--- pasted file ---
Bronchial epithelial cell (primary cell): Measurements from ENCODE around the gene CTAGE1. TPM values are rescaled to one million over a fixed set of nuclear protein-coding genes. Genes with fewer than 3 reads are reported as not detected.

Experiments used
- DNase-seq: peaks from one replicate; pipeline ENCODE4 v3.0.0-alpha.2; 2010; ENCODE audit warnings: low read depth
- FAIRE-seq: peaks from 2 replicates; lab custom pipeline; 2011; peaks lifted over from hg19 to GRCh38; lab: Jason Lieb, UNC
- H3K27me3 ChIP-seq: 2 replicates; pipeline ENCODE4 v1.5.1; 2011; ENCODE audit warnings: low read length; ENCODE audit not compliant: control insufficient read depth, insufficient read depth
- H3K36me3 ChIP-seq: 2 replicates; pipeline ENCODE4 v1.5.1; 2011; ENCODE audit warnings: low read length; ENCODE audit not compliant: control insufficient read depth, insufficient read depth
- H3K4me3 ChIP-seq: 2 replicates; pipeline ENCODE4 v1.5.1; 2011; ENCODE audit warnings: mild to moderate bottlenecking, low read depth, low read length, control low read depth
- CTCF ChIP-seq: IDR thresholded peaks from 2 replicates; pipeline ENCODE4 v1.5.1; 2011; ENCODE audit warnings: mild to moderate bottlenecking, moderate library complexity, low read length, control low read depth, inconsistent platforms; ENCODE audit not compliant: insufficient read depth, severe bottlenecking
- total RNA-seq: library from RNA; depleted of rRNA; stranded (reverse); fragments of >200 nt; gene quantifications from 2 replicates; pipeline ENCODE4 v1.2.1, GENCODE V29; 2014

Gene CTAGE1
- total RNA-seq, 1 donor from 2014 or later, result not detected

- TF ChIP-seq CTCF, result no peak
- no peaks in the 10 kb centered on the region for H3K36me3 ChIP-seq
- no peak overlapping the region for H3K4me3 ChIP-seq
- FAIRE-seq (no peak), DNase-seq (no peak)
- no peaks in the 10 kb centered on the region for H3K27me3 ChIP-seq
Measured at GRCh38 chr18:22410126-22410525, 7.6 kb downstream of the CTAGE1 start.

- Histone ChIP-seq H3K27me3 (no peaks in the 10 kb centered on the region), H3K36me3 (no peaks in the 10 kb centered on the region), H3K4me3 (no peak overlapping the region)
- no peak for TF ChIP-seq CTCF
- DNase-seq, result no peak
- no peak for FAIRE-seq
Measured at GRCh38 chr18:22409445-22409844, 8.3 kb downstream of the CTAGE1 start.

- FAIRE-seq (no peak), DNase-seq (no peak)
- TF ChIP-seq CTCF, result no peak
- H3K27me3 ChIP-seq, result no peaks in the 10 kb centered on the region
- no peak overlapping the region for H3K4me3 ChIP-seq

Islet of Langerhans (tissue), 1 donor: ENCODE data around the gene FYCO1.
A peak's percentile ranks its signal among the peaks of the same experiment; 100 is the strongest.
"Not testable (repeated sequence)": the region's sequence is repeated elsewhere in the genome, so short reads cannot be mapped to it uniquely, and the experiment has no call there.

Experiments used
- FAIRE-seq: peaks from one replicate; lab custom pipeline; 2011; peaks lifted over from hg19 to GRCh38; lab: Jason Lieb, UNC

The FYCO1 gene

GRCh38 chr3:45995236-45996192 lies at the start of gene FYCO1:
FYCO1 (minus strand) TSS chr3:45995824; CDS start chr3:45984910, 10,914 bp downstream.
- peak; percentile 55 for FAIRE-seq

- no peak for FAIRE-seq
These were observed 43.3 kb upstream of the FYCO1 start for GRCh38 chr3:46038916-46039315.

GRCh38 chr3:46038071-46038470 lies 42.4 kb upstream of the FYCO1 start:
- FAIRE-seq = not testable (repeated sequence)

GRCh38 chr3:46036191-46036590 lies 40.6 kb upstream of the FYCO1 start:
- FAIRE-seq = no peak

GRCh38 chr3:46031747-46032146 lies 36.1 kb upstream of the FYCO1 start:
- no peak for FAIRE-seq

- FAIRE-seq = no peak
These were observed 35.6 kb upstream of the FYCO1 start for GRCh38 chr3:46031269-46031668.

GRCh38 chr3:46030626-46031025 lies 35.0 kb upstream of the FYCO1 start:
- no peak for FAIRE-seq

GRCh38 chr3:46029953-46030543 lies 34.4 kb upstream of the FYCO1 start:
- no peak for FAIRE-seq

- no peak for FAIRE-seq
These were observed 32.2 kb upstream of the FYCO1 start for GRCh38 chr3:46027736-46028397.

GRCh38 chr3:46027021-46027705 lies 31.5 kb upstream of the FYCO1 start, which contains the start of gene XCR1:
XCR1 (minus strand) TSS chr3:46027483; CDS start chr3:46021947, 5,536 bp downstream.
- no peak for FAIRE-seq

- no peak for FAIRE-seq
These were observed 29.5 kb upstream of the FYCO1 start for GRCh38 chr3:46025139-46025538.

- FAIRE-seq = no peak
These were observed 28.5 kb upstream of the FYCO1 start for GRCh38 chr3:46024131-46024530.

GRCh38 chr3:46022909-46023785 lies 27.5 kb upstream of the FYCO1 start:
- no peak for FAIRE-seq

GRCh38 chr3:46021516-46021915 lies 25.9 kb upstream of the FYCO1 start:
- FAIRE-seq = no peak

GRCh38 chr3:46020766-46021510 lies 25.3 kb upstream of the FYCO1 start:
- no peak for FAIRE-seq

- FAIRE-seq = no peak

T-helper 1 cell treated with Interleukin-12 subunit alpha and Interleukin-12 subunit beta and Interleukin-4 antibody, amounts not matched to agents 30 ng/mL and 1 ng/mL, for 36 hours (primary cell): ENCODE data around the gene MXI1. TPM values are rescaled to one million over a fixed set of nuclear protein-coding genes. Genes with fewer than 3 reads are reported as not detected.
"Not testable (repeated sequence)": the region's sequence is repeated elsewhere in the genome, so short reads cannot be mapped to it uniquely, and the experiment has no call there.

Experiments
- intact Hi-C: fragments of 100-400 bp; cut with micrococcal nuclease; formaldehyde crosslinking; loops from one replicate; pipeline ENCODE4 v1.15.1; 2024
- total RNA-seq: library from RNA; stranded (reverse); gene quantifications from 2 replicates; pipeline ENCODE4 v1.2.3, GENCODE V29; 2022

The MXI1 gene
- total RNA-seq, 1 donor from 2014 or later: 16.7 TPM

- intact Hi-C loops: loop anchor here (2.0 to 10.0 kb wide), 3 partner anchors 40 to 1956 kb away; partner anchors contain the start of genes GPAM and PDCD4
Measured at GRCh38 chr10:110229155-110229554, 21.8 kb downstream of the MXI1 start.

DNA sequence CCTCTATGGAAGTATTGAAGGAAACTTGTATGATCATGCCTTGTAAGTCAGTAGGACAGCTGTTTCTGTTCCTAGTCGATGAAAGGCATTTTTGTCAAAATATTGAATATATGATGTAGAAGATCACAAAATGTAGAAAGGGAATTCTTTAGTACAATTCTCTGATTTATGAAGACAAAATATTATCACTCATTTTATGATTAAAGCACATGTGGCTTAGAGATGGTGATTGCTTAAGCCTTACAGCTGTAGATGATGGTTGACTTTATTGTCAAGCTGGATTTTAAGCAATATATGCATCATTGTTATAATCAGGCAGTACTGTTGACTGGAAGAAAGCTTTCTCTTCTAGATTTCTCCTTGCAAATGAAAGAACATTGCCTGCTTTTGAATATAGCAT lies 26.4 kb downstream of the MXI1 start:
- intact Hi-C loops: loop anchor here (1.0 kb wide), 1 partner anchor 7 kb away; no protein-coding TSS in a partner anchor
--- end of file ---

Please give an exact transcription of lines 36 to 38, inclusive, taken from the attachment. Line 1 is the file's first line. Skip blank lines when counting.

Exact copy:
- no peak for FAIRE-seq
These were observed 43.3 kb upstream of the FYCO1 start for GRCh38 chr3:46038916-46039315.

GRCh38 chr3:46038071-46038470 lies 42.4 kb upstream of the FYCO1 start: